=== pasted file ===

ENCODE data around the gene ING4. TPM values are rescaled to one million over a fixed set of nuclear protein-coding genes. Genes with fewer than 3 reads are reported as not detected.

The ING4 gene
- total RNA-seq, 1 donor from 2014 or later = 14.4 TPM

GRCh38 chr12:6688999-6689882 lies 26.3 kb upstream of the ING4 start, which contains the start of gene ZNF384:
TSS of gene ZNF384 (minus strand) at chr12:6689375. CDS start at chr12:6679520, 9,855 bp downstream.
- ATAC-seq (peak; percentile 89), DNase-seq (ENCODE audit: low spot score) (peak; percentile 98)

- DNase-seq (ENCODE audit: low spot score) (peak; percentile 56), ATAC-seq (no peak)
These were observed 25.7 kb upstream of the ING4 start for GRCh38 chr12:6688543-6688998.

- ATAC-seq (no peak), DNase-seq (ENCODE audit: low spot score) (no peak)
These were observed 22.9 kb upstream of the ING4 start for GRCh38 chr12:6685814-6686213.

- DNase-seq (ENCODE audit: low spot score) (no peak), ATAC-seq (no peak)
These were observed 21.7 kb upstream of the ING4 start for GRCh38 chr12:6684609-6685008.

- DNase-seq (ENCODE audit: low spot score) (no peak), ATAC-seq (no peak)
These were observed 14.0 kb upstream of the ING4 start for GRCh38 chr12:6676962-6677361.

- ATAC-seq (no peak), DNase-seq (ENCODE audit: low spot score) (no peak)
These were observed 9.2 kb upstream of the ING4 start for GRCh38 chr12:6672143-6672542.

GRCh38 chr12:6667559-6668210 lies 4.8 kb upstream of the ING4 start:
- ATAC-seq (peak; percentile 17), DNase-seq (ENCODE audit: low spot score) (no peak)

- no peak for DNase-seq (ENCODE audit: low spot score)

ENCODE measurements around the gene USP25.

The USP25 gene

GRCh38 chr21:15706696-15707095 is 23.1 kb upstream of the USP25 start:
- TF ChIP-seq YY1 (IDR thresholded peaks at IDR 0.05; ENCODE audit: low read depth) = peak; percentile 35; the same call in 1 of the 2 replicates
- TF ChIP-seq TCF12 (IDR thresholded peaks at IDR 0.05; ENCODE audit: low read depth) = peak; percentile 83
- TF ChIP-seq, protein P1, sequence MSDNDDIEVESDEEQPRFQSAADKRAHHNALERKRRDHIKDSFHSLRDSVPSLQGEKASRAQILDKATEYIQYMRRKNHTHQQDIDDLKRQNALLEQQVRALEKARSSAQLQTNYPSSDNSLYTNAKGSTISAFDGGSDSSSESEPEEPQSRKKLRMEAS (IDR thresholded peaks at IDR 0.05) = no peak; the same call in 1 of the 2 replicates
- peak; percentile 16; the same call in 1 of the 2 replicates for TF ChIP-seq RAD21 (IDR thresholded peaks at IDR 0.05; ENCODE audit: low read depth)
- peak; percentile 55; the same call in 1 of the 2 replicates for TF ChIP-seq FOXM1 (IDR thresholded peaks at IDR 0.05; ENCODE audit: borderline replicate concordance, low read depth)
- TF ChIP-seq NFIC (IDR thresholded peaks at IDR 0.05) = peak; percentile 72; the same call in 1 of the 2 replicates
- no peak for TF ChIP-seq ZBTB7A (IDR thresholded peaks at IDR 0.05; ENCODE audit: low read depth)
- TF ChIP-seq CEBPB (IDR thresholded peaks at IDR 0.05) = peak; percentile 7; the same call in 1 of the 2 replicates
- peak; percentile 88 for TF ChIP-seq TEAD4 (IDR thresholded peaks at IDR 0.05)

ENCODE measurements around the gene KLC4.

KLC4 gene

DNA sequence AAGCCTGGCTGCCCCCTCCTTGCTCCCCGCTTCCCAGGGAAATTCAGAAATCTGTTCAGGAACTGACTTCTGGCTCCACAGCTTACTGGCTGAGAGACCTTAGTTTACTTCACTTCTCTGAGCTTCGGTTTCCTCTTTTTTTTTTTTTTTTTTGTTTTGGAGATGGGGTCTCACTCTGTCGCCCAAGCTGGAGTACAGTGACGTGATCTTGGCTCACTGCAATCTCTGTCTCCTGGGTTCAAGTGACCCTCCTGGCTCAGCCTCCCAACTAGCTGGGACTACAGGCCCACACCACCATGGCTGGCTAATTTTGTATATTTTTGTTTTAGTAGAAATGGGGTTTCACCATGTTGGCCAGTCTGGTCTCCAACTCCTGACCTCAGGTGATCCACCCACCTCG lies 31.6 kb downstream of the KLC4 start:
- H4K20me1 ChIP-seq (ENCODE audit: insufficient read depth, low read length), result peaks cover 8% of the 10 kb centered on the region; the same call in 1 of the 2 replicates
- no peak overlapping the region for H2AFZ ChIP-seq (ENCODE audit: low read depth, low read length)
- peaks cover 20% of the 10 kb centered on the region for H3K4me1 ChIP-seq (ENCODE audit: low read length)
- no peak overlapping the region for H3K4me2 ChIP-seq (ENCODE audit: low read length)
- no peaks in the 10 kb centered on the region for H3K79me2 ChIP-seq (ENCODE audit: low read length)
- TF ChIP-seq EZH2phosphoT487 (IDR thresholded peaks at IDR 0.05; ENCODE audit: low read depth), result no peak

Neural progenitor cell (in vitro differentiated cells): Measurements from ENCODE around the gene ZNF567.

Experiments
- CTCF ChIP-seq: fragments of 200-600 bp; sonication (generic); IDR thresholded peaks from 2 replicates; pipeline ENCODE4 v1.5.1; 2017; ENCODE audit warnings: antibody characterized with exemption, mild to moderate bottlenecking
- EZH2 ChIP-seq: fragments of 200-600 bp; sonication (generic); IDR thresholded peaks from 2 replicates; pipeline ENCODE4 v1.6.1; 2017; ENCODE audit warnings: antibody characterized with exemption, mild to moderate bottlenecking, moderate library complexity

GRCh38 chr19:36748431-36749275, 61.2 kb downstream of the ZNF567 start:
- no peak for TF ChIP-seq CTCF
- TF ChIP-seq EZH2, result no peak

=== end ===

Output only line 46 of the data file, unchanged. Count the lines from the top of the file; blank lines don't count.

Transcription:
- no peak for TF ChIP-seq CTCF